International Cooperation to Accelerate Move to Clinical Trials

Published: April 22, 2004
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What are the characteristics of a well-controlled clinical trial for spinal cord injury repair? What type of evidence from animal experiments should be required before initiating a trial in humans? How should results be measured? Are we at a point where experimental procedures should be translated to humans?

These were a few of the questions addressed at the International Campaign for Cures of spinal cord Paralysis (ICCP) Clinical Trials Workshop that took place in February 2004. Gathering in Vancouver, Canada, neuroscientists, clinicians and people with SCI from all over the world met to continue discussions and coordination of efforts to translate promising pre-clinical research to human trials. The Vancouver workshop was a follow-up to a similar workshop sponsored by the National Institute of Neurological Disorders and Stroke a year ago. See the February issue of The Connection and NINDS summary.

One of the purposes of the ICCP Clinical Trials Workshop was to establish an international forum to discuss the design and conduct of SCI trials. Another aim of the workshop was to allow researchers who are currently conducting clinical trials to present their experiences to this international community. Participants were briefed on the status of trials underway in China, Brazil, France, Australia, Israel, Portugal and the United States. As a result, discussions about what constitutes a good clinical trial ensued and concerns arose about the inadequacy of current methods to measure results.

Among the participants from various countries were Miami Project principal investigators Eva Widerstrom-Noga, Ph.D. and James Guest, M.D., Ph.D. Upon their return to Miami, Drs. Widerstrom-Noga and Guest shared their impressions with the rest of The Miami Project team. Of the many interesting studies, the work of Dr. Hongyun Huang from China was notable due to the large number of patients that have undergone transplantation of olfactory bulb-derived fetal cells. Olfactory ensheathing glia have been shown by Miami Project researchers and others to promote Regeneration in experimental spinal cord injury. For further information click here. Because of heightened interest on the part of scientists and patients, and the desire to evaluate the scientific merit of Dr. Huang’s procedure, The Miami Project has invited Dr. Huang to visit. During his next trip to the United States, Dr. Huang will visit to establish direct communication with our scientific team and share information about the procedure and his interpretation of the results.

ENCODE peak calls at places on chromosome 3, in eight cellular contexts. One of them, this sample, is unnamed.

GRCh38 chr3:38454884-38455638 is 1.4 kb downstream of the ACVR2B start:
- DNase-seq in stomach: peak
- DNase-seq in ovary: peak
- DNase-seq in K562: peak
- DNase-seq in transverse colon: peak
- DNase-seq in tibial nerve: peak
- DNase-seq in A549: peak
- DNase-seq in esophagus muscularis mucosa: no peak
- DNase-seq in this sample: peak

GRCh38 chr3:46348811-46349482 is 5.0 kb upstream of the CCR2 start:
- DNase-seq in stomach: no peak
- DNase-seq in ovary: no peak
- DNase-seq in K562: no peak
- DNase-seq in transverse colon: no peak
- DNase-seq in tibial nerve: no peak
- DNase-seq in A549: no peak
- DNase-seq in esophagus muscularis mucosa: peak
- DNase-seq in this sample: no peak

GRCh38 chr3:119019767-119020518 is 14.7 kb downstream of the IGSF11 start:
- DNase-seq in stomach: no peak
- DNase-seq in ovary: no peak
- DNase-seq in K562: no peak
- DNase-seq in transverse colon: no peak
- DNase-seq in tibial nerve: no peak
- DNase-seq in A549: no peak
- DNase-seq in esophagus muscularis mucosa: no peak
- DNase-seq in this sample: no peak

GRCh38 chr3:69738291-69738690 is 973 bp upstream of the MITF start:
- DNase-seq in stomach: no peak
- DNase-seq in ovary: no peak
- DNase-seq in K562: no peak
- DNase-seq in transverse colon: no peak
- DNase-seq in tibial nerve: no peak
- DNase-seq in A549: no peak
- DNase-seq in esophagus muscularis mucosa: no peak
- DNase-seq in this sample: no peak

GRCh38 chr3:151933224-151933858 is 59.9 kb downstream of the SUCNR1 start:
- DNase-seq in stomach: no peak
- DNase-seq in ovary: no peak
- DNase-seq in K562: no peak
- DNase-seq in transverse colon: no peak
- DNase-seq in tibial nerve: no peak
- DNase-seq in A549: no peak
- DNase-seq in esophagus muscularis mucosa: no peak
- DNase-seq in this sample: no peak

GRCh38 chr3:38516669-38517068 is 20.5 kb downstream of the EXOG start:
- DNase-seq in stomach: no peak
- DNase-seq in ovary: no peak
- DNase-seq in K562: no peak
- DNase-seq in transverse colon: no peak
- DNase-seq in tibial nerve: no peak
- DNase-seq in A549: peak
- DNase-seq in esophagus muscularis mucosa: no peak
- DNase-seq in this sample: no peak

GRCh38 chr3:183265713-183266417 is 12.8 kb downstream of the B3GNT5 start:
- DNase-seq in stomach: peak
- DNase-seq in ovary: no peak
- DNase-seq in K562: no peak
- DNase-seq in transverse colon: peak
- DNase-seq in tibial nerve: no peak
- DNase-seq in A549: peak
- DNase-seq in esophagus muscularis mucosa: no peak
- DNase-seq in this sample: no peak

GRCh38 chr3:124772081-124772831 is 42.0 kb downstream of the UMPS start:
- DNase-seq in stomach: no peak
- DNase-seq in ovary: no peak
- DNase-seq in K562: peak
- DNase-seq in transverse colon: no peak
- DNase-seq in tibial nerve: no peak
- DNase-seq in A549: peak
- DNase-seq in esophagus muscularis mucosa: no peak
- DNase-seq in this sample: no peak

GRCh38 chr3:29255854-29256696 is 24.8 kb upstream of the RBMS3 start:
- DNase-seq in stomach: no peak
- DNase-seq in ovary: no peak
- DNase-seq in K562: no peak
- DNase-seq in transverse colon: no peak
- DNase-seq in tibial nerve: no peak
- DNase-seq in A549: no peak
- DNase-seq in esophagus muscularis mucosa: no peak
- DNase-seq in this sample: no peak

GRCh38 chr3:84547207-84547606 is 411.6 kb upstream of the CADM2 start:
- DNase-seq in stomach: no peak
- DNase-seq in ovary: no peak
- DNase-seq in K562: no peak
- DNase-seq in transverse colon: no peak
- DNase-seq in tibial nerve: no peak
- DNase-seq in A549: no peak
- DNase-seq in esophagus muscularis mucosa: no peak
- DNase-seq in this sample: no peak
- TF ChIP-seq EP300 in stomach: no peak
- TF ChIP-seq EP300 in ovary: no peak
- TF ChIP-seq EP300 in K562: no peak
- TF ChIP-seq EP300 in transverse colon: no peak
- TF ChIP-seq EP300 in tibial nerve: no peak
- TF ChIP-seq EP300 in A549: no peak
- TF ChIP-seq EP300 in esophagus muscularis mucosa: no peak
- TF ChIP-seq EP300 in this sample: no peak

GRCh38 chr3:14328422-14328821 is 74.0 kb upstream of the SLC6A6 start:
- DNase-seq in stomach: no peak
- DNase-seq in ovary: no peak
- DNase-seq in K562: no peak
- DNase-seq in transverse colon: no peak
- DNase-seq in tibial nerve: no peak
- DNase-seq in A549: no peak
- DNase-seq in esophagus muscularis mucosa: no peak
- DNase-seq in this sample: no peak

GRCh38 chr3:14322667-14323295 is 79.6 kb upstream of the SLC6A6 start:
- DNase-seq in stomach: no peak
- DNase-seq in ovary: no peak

Other important topics discussed at the ICCP Clinical Trials Workshop related to the need for better outcome measures and the lack of appropriate control subjects in some current clinical trials. “There was a consensus among the participants that current outcome measures are limited,” commented Dr. Widerstrom-Noga, “and the need to develop more sensitive tests to evaluate recovery will be important in the design of future clinical trials.” Summarizing the outcome of the workshop, Dr. Guest said “We thought the aims of the workshop were met, although it is just a beginning.” As international dialogues established at the ICCP Workshop continue, an international agreement of what constitutes a good clinical trial may be forthcoming and should lead to a coordinated international effort in conducting clinical trials. This is an important goal in order to ensure the safety of future clinical trials and improve the ability to make reliable conclusions about interventions.

While current clinical trials are promising because they may show improvements in some functions, none have been proven to restore significant walking function. Equally important to increasing the body of knowledge concerning the effectiveness of specific interventions is the thorough evaluation of safety in current and future studies. Thus, there is a need to build upon knowledge gained from current studies and to obtain additional scientific information for the development of better repair strategies. The Miami Project is involved on an international level to move investigations forward and to reach the goal of truly effective and safe treatments to cure paralysis.